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Pediatr Clin North Am. 2015 Feb;62(1):11-25. doi: 10.1016/j.pcl.2014.09.013. Epub 2014 Oct 18.

Genetic and nongenetic risk factors for childhood cancer.

Author information

1
Division of Epidemiology/Clinical Research, Department of Pediatrics, University of Minnesota, 420 Delaware Street, Southeast, Minneapolis, MN 55455, USA. Electronic address: spector@umn.edu.
2
Department of Lab Medicine and Pathology, University of Minnesota, 515 Delaware Street SE, Minneapolis, MN 55455, USA.
3
Division of Epidemiology/Clinical Research, Department of Pediatrics, University of Minnesota, 420 Delaware Street, Southeast, Minneapolis, MN 55455, USA.

Abstract

The causes of childhood cancer have been systematically studied for decades, but apart from high-dose radiation and prior chemotherapy there are few strong external risk factors. However, inherent risk factors including birth weight, parental age, and congenital anomalies are consistently associated with most types of pediatric cancer. Recently the contribution of common genetic variation to etiology has come into focus through genome-wide association studies. These have highlighted genes not previously implicated in childhood cancers and have suggested that common variation explains a larger proportion of childhood cancers than adult. Rare variation and nonmendelian inheritance may also contribute to childhood cancer risk but have not been widely examined.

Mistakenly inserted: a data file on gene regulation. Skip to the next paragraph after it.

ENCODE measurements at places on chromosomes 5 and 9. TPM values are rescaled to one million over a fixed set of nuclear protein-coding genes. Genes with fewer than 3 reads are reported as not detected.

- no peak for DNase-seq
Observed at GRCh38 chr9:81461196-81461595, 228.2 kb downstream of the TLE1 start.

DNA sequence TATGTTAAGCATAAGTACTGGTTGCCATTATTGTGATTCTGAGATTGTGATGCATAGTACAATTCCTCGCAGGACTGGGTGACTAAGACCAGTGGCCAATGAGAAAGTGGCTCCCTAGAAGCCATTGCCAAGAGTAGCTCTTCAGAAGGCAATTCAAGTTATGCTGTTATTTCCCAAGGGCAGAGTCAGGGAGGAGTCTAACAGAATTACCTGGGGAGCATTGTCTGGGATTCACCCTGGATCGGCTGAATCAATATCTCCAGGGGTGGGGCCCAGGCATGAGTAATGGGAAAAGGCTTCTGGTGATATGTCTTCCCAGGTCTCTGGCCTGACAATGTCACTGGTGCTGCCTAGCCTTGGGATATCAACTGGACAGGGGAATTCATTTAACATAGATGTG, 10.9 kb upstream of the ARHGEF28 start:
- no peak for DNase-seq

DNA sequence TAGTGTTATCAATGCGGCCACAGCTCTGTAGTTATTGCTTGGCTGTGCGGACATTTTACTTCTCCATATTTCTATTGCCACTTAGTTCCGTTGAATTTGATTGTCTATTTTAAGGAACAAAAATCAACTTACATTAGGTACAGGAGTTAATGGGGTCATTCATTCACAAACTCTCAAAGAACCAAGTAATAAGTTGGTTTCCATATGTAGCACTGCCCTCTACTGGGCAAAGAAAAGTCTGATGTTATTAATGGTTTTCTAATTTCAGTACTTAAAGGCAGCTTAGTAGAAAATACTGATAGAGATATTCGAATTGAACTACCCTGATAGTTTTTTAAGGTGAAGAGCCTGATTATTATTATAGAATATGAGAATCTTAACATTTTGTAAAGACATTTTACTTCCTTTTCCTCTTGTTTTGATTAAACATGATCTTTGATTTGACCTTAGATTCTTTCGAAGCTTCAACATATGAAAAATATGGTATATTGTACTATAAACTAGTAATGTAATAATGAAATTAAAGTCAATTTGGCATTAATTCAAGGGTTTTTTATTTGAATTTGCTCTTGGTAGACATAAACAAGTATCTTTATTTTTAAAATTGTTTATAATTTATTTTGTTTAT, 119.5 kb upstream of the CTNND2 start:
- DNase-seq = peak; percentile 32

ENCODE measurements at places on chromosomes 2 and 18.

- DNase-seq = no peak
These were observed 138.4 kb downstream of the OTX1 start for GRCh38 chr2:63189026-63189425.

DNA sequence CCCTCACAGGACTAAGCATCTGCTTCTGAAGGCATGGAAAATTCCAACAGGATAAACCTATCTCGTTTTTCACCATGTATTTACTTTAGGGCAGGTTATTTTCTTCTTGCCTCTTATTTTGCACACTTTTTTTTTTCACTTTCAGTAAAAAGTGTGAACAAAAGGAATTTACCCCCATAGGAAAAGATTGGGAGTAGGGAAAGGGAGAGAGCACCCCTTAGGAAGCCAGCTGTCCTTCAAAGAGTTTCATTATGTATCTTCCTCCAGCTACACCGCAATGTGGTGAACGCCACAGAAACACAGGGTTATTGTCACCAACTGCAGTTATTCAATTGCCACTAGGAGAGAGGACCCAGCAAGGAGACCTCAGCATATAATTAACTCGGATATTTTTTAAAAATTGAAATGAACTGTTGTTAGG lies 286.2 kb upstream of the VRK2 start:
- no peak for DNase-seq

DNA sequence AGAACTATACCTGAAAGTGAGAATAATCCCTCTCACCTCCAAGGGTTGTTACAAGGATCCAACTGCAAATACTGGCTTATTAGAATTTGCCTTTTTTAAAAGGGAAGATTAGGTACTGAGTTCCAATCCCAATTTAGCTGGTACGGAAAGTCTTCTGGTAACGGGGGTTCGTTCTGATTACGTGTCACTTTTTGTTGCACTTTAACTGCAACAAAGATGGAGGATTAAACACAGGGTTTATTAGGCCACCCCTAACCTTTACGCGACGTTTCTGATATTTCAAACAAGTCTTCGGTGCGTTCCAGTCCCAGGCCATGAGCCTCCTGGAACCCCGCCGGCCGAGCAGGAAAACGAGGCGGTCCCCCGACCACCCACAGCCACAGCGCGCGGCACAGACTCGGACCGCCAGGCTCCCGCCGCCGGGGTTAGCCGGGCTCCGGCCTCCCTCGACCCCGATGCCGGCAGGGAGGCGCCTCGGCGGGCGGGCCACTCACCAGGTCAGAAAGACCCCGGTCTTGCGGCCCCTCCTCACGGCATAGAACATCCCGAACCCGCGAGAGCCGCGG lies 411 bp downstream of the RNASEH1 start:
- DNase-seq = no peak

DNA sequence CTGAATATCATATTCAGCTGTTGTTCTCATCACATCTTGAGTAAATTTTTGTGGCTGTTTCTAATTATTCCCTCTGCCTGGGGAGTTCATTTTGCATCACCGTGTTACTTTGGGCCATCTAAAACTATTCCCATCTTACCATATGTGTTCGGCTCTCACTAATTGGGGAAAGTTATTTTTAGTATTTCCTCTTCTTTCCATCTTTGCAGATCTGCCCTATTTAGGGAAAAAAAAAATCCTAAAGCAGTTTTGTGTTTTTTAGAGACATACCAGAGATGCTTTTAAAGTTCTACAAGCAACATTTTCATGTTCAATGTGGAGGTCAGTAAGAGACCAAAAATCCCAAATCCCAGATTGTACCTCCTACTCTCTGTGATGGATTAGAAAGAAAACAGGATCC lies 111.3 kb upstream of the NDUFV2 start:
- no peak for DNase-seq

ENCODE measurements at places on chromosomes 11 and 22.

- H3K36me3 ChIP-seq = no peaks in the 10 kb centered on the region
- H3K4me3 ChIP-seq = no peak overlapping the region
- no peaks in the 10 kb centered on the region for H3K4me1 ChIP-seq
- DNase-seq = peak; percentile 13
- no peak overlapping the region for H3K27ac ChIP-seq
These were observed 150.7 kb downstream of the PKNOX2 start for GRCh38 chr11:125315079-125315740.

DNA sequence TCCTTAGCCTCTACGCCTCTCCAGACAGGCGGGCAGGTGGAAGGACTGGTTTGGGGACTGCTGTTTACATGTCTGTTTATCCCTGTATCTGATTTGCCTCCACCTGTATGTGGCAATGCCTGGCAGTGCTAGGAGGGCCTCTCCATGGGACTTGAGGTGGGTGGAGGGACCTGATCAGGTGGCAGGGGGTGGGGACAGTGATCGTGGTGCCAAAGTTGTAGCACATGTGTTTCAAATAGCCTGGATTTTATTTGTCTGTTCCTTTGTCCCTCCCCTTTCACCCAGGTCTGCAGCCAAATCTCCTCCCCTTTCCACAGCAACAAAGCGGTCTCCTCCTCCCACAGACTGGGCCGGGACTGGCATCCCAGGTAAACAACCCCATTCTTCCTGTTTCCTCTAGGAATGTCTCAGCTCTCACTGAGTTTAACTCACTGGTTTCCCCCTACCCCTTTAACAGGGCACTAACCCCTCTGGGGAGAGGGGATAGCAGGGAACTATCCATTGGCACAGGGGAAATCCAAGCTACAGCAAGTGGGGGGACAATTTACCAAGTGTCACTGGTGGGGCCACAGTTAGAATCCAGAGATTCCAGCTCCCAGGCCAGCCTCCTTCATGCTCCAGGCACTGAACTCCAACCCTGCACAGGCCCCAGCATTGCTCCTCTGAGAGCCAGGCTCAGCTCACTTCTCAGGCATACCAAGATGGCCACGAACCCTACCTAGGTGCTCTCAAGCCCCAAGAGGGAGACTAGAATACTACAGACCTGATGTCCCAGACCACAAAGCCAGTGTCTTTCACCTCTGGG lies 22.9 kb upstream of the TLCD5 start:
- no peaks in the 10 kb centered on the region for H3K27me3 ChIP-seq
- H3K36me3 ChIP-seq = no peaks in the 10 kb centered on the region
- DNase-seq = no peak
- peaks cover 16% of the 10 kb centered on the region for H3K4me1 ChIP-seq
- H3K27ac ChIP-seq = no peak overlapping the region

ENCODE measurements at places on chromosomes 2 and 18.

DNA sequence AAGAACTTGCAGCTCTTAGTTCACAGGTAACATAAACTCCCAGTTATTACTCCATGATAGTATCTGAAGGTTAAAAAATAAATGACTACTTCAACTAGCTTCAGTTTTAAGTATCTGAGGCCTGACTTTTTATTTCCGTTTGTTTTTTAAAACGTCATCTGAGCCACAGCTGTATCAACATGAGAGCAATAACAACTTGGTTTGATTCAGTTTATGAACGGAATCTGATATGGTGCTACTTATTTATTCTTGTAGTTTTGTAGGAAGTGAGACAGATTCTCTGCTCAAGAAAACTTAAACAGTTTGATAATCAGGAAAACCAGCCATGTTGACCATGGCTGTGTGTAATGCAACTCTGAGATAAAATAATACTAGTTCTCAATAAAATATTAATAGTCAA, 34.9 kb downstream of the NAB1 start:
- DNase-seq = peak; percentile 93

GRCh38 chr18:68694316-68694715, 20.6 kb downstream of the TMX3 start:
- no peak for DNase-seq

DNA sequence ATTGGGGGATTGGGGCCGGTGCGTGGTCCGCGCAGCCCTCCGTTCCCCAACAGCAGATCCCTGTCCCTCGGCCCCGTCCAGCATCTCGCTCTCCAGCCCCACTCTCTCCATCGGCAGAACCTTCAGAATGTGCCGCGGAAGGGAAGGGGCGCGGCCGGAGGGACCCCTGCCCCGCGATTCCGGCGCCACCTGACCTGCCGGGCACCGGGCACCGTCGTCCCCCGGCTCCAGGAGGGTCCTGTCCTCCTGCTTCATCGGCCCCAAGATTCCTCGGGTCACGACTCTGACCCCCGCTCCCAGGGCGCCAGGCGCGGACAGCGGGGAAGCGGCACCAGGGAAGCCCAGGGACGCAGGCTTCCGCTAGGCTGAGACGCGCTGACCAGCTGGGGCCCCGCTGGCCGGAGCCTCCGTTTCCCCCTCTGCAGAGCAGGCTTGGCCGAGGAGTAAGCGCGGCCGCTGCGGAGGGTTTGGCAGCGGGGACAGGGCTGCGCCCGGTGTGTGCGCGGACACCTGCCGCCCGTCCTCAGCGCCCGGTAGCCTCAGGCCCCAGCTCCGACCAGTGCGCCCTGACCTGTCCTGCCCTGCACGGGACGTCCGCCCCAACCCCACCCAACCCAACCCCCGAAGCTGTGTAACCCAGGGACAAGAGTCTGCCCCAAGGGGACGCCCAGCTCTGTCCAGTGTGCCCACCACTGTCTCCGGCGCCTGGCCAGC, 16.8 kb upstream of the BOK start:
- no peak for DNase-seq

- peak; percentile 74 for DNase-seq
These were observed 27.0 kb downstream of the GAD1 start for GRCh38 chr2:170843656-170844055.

KEYWORDS:

Case-control studies; Epidemiology; Etiology; Genome-wide association studies; Pediatric cancer

PMID:
25435109
PMCID:
PMC4384439
DOI:
10.1016/j.pcl.2014.09.013
[Indexed for MEDLINE]
Free PMC Article

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